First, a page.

Michael Simkovic, a law professor at Seton Hall University, recently posted a thought-provoking blog entry about the effectiveness of “fixed,” also commonly referred to as “flat” fee, arrangements.
The hourly model of billing entails an understanding that the client will pay the lawyer for time spent on the client’s legal matter at the lawyer’s hourly rate. As Professor Simkovic points out, this is the traditional way that lawyers bill for their time. The flat fee model involves no time component -- lawyer and client agree that client will pay a specified sum for legal services regardless of the amount of time it takes the lawyer to complete the task.
The justification for hourly billing is that it provides the client transparency and incentivizes hard work by the lawyer to achieve good results.
Flat fee arrangements, on the other hand, allow the lawyer and client to negotiate an amount for legal services and provide both parties certainty that legal fees will not be more or less than that amount.
Prospective clients may initially prefer the flat fee option because they perceive that hourly billing will lead to inefficient performance. The danger of the flat fee, however, is that if the lawyer does not set the fee high enough, the quality of legal services may be unacceptably reduced. This can especially be true if unforeseen obstacles arise during the case or the client or third parties act contrary to expectations or impose unanticipated demands on the lawyer’s time. If the flat fee is too high in relation to the amount of work the lawyer is required to perform, then the fee may be regarded as unconscionable.
According to Professor Simkovic, “[p]reliminary results from empirical research . . . suggest that a fixed-fee approach to compensating lawyers reduces lawyers’ efforts to assist clients and leads to worse outcomes for clients.” Simkin cites two preliminary studies (Benjamin Schwall, High-Powered Attorney Incentives: A Look at the New Indigent Defense System in South Carolina and Amanda Y. Agan, Matthew Freedman & Emily Owens, Counsel Quality and Client Match Effects) in the context of the criminal justice system which arrive at “substantially the same conclusions.”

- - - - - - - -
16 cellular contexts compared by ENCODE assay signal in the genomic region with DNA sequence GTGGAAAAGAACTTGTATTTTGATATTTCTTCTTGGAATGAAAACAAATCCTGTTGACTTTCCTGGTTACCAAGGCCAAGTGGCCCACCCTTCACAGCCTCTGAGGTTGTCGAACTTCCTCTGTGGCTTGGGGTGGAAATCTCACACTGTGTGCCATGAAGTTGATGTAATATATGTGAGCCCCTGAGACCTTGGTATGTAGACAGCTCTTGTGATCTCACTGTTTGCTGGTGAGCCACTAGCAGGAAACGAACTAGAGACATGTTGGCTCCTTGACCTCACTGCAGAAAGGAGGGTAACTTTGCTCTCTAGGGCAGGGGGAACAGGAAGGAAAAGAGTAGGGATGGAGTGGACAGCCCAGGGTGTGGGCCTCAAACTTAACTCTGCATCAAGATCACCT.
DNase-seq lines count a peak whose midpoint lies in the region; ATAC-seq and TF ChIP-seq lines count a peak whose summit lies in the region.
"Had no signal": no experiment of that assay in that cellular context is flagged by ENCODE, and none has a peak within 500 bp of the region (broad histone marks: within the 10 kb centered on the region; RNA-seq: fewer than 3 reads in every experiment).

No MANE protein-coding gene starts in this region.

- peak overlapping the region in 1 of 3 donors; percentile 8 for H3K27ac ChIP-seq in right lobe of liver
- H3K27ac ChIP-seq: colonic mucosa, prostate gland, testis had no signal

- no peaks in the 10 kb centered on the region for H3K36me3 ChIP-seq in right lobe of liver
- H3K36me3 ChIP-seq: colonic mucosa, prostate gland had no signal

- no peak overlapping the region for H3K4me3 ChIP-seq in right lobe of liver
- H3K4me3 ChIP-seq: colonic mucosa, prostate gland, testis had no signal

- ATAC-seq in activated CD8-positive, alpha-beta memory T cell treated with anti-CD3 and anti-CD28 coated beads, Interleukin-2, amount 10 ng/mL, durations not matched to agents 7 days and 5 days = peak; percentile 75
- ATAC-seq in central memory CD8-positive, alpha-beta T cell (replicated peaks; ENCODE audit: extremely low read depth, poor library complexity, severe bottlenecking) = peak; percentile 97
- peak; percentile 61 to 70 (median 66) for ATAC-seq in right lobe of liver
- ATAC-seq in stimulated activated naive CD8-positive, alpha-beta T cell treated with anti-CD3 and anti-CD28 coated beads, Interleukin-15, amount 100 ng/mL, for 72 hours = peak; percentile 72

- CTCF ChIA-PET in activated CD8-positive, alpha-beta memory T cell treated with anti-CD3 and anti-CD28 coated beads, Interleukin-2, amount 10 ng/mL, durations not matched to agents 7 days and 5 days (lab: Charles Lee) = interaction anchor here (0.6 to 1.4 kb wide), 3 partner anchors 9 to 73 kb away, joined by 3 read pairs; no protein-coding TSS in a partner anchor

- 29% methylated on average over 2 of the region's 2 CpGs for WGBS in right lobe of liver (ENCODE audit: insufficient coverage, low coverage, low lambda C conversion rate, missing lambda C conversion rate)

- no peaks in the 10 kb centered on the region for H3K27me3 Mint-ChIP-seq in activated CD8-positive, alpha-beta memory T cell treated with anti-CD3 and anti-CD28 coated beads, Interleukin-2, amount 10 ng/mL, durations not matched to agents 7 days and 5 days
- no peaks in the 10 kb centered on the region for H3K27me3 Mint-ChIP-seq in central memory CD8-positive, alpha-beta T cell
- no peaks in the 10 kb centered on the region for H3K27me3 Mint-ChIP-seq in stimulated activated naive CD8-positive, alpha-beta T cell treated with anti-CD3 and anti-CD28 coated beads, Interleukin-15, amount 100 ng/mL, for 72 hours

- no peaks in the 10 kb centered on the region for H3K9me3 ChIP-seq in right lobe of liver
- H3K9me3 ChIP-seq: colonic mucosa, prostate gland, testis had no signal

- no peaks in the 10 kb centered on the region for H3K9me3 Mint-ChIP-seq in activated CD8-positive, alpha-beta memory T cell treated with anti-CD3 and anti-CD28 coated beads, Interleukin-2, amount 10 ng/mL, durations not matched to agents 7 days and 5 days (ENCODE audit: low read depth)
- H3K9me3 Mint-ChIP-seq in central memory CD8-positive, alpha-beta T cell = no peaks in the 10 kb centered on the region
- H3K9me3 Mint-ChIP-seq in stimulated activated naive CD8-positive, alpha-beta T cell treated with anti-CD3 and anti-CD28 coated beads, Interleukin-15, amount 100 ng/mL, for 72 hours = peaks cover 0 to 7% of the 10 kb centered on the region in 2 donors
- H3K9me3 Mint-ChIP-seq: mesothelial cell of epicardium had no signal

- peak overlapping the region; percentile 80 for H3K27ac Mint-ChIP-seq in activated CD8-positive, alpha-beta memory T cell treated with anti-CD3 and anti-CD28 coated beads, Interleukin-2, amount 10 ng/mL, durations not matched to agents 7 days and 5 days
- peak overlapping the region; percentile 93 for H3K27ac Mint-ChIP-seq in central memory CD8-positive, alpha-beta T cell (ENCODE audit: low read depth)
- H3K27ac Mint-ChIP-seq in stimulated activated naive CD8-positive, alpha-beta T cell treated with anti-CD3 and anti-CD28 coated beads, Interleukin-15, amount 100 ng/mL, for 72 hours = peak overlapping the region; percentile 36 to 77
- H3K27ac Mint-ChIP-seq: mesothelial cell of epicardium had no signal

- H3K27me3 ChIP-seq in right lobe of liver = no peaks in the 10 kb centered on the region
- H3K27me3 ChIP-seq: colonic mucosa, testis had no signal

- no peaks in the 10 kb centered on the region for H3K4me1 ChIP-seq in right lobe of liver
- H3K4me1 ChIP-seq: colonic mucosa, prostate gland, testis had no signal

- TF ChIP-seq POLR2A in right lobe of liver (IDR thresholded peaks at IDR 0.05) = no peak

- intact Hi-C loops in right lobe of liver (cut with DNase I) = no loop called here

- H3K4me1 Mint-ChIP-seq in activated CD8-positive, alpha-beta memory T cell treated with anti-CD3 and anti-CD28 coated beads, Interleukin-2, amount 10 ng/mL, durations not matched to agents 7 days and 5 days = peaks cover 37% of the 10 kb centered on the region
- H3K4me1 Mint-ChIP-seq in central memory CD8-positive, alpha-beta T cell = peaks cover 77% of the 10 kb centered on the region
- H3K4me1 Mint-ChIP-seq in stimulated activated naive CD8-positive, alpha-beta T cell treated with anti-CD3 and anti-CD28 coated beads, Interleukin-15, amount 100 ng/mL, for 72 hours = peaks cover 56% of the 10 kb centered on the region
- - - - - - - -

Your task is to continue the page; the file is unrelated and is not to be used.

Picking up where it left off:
The concern for defendants in criminal court proceedings, of course, is that their lawyers’ compensation not be so low as to prevent effective assistance of counsel.
Professor Simkovic suggests that the findings of these two studies may also be applicable to civil litigation or transactional practice. Not only is it possible that lawyers who are paid a flat fee will lack the same incentive for achieving case success as lawyers who are compensated by the hour, Professor Simkovic argues, but litigants may affirmatively choose a lawyer who uses a time-based billing structure in order to get a leg up on their party adversaries. Professor Simkovic observes that plaintiff lawyers retained on an hourly basis may be able to leverage better results for their clients because opposing counsel -- presumably working for a fixed fee -- may pressure their clients to settle quickly and on less favorable terms.
To my mind, Professor Simkovic’s analysis of fixed fee versus hourly fee arrangements has interesting implications not only for determining the relative superiority of one billing practice over the other -- a debate which remains largely unsettled in immigration circles -- but also invites further examination of the lawyer’s ethical responsibilities to the client when retained on either an hourly or fixed fee basis.